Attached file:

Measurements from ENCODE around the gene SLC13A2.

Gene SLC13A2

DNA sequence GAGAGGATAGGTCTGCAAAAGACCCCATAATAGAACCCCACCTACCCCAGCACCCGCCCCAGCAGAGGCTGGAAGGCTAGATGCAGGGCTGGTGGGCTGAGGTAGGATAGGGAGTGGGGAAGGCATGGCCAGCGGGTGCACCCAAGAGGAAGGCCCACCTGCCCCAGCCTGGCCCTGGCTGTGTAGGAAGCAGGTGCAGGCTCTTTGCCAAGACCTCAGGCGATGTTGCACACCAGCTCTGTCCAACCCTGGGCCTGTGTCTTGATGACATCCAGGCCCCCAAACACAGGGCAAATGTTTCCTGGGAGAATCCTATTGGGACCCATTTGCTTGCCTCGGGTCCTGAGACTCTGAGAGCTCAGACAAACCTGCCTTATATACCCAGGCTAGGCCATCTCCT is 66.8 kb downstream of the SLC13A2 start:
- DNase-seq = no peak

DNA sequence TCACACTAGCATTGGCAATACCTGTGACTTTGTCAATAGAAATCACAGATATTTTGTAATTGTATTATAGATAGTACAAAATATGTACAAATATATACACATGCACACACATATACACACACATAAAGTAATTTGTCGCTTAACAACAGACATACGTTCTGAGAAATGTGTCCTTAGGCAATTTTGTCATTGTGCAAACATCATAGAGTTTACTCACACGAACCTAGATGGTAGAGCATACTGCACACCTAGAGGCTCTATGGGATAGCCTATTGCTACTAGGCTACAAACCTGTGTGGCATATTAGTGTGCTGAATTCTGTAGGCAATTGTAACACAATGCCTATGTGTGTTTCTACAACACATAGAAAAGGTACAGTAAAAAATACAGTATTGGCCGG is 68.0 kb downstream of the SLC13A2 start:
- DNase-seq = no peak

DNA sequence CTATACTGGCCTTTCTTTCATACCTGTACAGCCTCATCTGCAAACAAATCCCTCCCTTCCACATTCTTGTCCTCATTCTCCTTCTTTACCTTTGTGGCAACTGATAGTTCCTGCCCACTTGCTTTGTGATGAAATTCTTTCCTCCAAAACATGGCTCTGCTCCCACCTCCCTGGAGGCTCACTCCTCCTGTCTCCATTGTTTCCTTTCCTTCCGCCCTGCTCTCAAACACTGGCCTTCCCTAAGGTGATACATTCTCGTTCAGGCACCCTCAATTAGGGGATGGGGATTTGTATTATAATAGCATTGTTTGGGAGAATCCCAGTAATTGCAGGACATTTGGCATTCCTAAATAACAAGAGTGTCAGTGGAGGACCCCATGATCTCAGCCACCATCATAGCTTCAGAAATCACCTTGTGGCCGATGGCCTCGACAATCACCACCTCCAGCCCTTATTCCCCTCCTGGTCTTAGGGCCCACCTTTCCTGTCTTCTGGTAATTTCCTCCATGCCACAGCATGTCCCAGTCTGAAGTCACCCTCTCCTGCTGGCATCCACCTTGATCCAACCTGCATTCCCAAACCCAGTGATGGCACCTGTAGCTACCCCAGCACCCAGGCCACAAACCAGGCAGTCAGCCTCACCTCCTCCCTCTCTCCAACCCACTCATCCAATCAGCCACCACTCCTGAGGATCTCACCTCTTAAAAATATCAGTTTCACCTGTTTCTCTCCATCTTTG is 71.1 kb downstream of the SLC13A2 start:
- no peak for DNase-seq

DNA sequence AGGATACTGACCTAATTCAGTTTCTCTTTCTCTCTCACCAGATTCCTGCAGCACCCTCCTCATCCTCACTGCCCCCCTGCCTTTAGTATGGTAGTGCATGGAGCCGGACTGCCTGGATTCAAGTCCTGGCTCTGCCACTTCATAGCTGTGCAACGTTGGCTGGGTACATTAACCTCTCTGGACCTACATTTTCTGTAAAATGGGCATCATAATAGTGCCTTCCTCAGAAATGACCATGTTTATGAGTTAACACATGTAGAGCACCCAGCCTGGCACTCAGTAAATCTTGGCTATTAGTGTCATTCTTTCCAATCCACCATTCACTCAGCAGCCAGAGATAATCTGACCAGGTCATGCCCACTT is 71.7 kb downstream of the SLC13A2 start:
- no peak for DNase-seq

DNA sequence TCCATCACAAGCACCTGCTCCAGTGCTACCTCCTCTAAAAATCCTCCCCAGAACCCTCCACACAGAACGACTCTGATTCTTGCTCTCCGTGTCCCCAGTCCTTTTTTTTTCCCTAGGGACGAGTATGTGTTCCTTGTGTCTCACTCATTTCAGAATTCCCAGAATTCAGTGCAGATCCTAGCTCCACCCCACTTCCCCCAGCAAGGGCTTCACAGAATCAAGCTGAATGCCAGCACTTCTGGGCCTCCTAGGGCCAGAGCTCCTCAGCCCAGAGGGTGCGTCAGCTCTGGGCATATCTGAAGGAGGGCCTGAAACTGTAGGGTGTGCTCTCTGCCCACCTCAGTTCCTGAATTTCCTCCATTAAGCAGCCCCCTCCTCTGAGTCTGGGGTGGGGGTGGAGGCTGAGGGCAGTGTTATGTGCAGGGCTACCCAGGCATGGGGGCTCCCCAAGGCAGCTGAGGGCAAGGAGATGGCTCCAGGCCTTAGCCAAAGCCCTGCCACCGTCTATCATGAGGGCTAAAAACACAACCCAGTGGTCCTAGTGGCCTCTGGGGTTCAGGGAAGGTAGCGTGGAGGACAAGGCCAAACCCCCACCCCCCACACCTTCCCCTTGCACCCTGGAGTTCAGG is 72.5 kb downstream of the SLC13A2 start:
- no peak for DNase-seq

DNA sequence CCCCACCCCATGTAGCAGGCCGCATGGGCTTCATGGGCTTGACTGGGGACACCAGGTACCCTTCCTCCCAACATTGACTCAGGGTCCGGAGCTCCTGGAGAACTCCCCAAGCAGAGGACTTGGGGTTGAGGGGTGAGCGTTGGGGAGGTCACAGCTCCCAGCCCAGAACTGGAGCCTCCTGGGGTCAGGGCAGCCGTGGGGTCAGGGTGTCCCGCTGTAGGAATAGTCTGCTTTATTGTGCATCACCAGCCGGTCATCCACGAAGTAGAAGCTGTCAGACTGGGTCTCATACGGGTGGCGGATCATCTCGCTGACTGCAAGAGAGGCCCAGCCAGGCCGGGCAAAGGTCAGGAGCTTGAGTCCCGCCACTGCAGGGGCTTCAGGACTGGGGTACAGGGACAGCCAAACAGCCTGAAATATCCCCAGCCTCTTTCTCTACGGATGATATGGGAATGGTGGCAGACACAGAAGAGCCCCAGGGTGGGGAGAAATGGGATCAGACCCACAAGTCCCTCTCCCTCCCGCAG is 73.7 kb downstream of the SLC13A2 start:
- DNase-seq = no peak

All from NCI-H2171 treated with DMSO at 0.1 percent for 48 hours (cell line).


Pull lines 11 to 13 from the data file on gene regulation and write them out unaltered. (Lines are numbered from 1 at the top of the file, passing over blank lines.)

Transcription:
DNA sequence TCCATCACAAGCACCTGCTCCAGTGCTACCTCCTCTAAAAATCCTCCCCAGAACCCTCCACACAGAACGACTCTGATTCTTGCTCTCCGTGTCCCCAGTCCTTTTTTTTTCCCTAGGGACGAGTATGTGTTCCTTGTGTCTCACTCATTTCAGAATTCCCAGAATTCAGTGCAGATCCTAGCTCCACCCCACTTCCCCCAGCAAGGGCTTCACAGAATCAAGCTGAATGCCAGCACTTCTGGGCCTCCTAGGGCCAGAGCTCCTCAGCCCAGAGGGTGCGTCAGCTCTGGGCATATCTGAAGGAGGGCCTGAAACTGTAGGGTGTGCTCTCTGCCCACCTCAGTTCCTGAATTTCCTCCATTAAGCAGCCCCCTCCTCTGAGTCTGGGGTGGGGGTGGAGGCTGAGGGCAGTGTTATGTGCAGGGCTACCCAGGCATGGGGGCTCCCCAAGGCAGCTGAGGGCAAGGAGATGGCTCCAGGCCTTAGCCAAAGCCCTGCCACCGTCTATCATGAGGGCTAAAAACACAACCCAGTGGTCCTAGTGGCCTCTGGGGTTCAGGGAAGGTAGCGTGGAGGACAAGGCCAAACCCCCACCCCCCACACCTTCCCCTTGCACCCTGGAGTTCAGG is 72.5 kb downstream of the SLC13A2 start:
- no peak for DNase-seq

DNA sequence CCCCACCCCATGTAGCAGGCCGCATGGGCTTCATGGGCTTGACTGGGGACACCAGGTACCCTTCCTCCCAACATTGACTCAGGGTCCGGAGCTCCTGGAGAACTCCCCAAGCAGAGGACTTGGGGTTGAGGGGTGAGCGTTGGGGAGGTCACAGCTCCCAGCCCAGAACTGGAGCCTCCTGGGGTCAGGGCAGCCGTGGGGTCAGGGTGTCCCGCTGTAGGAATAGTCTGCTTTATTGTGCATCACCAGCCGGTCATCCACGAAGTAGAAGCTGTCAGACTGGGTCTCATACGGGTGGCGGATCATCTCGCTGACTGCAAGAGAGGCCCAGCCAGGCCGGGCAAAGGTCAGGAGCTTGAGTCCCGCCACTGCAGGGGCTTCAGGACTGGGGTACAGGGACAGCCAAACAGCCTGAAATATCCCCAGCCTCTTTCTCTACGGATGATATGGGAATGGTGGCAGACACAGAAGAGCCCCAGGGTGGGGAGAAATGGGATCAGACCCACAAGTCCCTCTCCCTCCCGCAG is 73.7 kb downstream of the SLC13A2 start: